While on the phone with the caller, Stu secretly uses his cell phone to call Kelly, allowing her to overhear his conversation with the caller. She, in turn, quietly informs Captain Ramey of this. Meanwhile, Stu continues to confess to everyone that his whole life is a lie, to make himself look more important than he really is. Stu's confession provides sufficient distraction to allow the police to trace the payphone call to a nearby building, and Ramey uses coded messages to inform Stu of this. Stu warns the caller that the police are on the way, and the caller replies that if he is caught, then he will kill Kelly. Panicked, Stu grabs the handgun and leaves the booth, screaming for the sniper to kill him instead of Kelly. The police fire upon Stu, while a smaller force breaks into the room that the caller was tracked to, only to find the gun and a man's corpse.

Stu regains consciousness to find the police only fired rubber bullets at him, stunning but not harming him. Stu and Kelly happily reunite. As the police bring down the body, Stu identifies it as the pizza delivery man from earlier. Stu gets medical treatment at a local ambulance; as he does, a man with a briefcase (Kiefer Sutherland) passes by and says that he regrets killing the pizza deliverer and warns Stu that if his new-found honesty does not last, he will be hearing from him again. The man disappears into the crowd with Stu unable to call out due to being sedated by the paramedics.

Cast[edit]

Production[edit]

Larry Cohen originally pitched the concept of a film that takes place entirely within a phone booth to Alfred Hitchcock in the 1960s. Hitchcock liked the idea, but he and Cohen were unable to figure out a sufficient plot reason for keeping the film confined to a booth, and hence they never made the idea into a film. It was only after the late 1990s that Cohen revisited the concept again, when the idea of the sniper came to him.

The principal photography on the film was completed in ten days, with an additional two days of establishing shots, pickups, and re-shoots. This accelerated filming schedule was aided by the adoption of French hours, a work schedule that skips the typical one-hour production shutdown for lunch break.[2]

The film is set in real time, so the timespan in which the film takes place is as long as it takes to watch it, much like the television series 24, which also stars Kiefer Sutherland. Like 24, it also uses split screens. Although the film is set in New York City, it was filmed in front of what is now the CB1 Gallery in downtown Los Angeles, in November 2000. This is made evident by the LACMTA buses periodically driving by. The exact location of the phone booth in the movie is the corner of West 5th Street & Frank Court, as evidenced by the black gate in the background.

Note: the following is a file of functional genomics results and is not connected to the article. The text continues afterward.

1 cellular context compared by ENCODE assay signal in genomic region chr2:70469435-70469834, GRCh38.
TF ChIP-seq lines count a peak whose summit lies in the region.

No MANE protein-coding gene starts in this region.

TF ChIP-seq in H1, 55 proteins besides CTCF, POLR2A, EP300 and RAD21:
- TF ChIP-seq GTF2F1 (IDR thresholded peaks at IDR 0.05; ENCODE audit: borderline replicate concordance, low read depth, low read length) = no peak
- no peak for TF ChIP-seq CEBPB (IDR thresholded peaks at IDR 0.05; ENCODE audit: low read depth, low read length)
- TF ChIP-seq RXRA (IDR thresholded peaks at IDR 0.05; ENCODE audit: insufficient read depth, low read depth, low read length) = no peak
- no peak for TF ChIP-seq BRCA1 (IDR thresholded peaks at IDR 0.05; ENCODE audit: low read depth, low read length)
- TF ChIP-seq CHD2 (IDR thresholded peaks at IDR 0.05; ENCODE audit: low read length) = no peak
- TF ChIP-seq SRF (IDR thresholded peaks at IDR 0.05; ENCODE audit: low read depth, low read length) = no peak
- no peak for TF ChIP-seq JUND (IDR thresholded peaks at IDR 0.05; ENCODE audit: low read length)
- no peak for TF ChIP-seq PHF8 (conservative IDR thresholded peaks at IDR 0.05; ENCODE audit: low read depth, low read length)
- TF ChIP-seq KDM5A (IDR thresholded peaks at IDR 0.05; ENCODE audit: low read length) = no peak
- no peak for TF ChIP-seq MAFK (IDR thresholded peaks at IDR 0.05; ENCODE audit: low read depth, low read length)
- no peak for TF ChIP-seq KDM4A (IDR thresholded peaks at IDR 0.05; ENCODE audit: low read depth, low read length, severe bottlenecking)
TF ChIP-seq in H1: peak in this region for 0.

The film marked the third collaboration between Sutherland and Forest Whitaker; they both previously collaborated in Article 99 (1992) and Last Light (1993).

Release[edit]

The film was originally due to be released on November 15, 2002. However, in October, 2002, the Beltway sniper attacks occurred in the Washington, DC area, prompting the studio, 20th Century Fox, to delay the release of the movie. The film was finally released in theaters on April 2, 2003. [3]

Reception[edit]

Critical response[edit]

Phone Booth received generally positive reviews. On Rotten Tomatoes, the film has a score of 71% based on reviews from 187 critics, with the consensus: "Quick pacing and Farrell's performance help make Phone Booth a tense nail-biter."[4] At Metacritic, which assigns a weighted average score out of 100 to reviews from mainstream critics, the film received an average score of 56 based on 35 reviews, indicating "mixed or average reviews".[5]

Box office[edit]

The film grossed $46,566,212 in the USA, plus $51,270,925 outside the USA, for a combined gross of $97,837,138.[1]

See also[edit]

References[edit]

  1. ^ a b c d "Phone Booth (2003)". Box Office Mojo. Retrieved August 19, 2013. 
  2. ^ Godin, Seth (August 1, 2004). "French Hours". Fast Company. Retrieved May 3, 2010. 
  3. ^ "Sniper attacks delay release of thriller 'Phone Booth'". LJWorld.com. October 17, 2002. Retrieved February 20, 2014. 
  4. ^ "Phone Booth". Rotten Tomatoes. Flixster. Retrieved August 19, 2013. 
  5. ^ "Phone Booth Reviews". Metacritic. CBS Interactive. Retrieved August 19, 2013. 

External links[edit]